Friday, November 17

Working with Communities

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The second in our series of articles celebrating 10 years of conservation impact

Chepchumba’s Story “Being married at the age of 16 years in 2006 and having seven children now, I wish I could have met you [Lokipi, who works with Communitites Health Africa Trust] a long time ago to receive these services that you are bringing us today. The tribal clashes we are experiencing right now are as a result of us “women” experiencing unwanted pregnancies, thereby unable to cope – nor is the environment able to cope.

Actually, my children and I came here a few days ago to seek refuge after the Pokot community raided our manyatta, killing some of my neighbors and leaving many of my friends severely wounded including my husband who is currently hospitalized as a result of a gunshot. Here I am today with nothing but pain – I don’t know who to turn to, or whereto turn to.

I met with Lokipi while she was mobilizing for family planning services and decided to visit the clinic to enquire further, as I believe that we human beings are the unwitting root cause of all the problems we are encountering day in day out. I believe that, with access to such information as the kind Lokipi is sharing with us, our communities can surely live happily ever!?

There is an urgent, enormous need to make voluntary contraception available and accessible so that we can be able to start to work towards living healthier, safer and even productive lives. During drought/ famine, we experience an even harder life – many lives are lost, with children being orphaned and also the number of widows increasing yearly; all these as a result of tribal clashes, mainly between the Tugen and Pokot. Our pastors and elders have tried to hold peace talks but all in vain. Truly you – Lokipi and CHAT – are our savior, as we believe that if we all embrace family planning, maybe peace will reign and our children will have a chance at a happy life.”

What do you think of when you hear the words ‘community development’?

For us at Kenya Wildlife Trust, it simply means enabling healthy and stable communities where wildlife is valued.

As our focus is on protecting Kenya’s big cats and other predators, it may seem odd that community development is one of our three program pillars. However, conservation is all about people. We have to engage meaningfully with communities living close to wildlife, if any of our other conservation efforts are to make a real difference.

This is why, Kenya Wildlife Trust raise critical funds to support outstanding initiatives like Communities Health Africa Trust (CHAT), whose vision is reduced suffering, poverty and environmental degradation in Kenya. To achieve this, CHAT aims to provide and increase access and use of quality integrated family planning services; to increase positive behaviors at the individual, household and community levels; and to increase technical support to strengthen governmental integrated health services in underserved communities.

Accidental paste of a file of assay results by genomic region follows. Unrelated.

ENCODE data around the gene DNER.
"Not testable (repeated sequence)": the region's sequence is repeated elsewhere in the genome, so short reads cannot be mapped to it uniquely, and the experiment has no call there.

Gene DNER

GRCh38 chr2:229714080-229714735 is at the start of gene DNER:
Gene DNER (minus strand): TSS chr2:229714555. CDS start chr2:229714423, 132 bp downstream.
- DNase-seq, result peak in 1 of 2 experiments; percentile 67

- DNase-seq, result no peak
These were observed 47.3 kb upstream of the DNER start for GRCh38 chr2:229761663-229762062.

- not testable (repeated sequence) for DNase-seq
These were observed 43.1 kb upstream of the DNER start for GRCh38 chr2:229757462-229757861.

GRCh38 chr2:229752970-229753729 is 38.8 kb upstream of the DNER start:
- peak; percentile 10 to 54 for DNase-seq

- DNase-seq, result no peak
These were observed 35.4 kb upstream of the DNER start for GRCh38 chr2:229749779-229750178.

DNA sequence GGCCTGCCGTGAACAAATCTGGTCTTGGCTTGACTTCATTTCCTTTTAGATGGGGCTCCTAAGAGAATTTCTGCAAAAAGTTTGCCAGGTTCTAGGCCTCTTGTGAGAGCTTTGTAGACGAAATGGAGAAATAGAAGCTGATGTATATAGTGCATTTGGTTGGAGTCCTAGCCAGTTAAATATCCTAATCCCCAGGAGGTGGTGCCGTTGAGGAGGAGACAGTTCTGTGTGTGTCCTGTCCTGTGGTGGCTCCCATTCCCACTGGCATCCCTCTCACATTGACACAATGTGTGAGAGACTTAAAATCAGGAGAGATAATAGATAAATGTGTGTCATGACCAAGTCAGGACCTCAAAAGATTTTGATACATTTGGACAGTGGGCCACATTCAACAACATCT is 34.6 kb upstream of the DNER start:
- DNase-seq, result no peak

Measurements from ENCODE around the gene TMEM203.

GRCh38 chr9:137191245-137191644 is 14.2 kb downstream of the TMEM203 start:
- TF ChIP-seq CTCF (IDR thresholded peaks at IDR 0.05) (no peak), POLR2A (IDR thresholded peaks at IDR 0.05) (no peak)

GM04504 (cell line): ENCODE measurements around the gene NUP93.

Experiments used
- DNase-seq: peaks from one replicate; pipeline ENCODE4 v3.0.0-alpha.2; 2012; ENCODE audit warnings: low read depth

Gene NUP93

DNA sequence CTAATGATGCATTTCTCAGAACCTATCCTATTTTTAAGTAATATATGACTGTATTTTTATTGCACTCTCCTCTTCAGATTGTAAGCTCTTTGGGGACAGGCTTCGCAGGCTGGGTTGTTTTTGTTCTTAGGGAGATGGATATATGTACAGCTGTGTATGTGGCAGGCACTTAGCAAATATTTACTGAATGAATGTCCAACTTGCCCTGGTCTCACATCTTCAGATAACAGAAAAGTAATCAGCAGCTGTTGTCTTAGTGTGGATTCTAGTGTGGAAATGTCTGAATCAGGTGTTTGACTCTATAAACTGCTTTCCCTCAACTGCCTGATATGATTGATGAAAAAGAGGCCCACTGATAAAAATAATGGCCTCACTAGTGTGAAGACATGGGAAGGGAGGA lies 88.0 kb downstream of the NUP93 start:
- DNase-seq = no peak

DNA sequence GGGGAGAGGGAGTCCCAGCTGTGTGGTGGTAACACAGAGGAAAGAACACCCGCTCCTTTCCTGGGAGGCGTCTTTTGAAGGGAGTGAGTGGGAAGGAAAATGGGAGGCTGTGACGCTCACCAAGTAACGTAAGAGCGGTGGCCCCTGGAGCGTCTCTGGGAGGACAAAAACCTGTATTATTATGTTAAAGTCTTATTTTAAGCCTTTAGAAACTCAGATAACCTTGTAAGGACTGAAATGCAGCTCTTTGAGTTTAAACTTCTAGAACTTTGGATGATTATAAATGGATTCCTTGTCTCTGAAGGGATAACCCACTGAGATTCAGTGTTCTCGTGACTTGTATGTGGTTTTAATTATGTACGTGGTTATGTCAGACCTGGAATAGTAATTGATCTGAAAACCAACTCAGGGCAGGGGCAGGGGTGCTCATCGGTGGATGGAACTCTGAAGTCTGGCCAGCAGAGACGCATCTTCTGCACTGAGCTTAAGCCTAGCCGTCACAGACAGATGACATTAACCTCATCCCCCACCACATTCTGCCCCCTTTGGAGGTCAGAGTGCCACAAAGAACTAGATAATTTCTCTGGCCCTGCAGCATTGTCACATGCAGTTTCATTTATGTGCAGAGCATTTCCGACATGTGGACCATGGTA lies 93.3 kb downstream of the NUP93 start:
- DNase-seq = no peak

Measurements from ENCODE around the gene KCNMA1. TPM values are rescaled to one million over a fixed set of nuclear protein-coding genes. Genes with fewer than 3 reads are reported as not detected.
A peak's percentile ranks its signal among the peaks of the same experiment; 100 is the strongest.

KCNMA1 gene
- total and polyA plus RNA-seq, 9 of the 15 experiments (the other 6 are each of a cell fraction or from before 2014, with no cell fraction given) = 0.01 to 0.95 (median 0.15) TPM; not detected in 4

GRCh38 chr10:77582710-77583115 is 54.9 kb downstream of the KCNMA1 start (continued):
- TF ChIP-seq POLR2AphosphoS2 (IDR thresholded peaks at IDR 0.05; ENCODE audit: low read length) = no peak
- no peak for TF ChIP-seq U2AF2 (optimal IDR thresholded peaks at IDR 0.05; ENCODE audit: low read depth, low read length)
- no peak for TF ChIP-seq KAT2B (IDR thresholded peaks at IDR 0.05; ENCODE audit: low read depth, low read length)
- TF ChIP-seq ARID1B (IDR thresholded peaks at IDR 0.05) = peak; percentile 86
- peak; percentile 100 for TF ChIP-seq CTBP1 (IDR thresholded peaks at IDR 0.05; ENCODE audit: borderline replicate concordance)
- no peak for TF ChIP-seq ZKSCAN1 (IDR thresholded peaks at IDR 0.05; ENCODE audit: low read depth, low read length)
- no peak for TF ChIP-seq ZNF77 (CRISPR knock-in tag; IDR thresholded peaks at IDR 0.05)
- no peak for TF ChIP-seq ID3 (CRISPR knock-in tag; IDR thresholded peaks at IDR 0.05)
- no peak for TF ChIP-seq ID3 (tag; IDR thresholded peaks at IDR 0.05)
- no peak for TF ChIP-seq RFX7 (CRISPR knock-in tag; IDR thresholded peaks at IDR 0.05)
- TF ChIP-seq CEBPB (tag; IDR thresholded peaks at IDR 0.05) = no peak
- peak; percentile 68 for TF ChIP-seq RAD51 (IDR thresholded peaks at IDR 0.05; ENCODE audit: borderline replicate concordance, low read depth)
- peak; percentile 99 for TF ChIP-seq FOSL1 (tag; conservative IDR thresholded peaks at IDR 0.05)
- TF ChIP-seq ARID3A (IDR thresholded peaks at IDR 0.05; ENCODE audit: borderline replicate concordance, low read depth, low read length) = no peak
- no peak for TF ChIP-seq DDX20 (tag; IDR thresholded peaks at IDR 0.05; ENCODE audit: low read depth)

Kenya Wildlife Trust, have supported CHAT for a number of years. They fund their team of Kenyans to reach underserved communities in remote northern counties such as Meru, Marsabet, Isiolo, Laikipia, Samburu, Tharaka and Baringo. By bringing in mobile health services – using camels where the terrain is particularly challenging – CHAT’s team gives people access to family planning alongside ecological sensitization, reproductive health, basic curatives, immunizations and HIV/AIDS and TB services. Using a holistic approach of ‘Population- Health-Environment’ (PHE), their team understands and appreciates the vital relationships between people, their health and the environment. By helping to provide this important access, they are helping to empower communities to make healthy choices that, in turn, help to protect habitats and wildlife.

The Mara Conservancies currently protect over 330,000 acres belonging to more than 11,000 landowners in the Greater Mara ecosystem. In 2016, Kenya Wildlife Trust secured a significant three-year grant to support the development of the Mara Conservancies through their partner Maasai Mara Wildlife Conservancies Association (MMWCA).

Many local Maasai land owners need reassurance about their land, heritage and culture being honoured, to participate and support wildlife conservation. The conservancy model supported combines nature conservation, cultural heritage, eco-tourism, and enhancing local livelihoods. This ambitious three-year project is crucial to secure the ecosystem for generations to come.

Kenya Wildlife Trust, cares deeply about enabling people to live healthy, sustainable lifestyles and to benefit from the wildlife they live alongside. Across their grant-making portfolio, they will only support a project if it engages communities in a genuine, meaningful way.

“Our job is to inspire people to invest in protecting our wonderful, iconic species. Every day, we need to raise funds so that we can continue supporting grassroots partners like CHAT to change people’s lives on a daily basis.”

There is so much to be positive about in Kenya, and I urge anyone who cares about this beautiful land to join us by investing in its future. Together, we can achieve so much more.

For information on how to donate to Kenya Wildlife Trust, please visit www.KenyaWildlifeTrust.org

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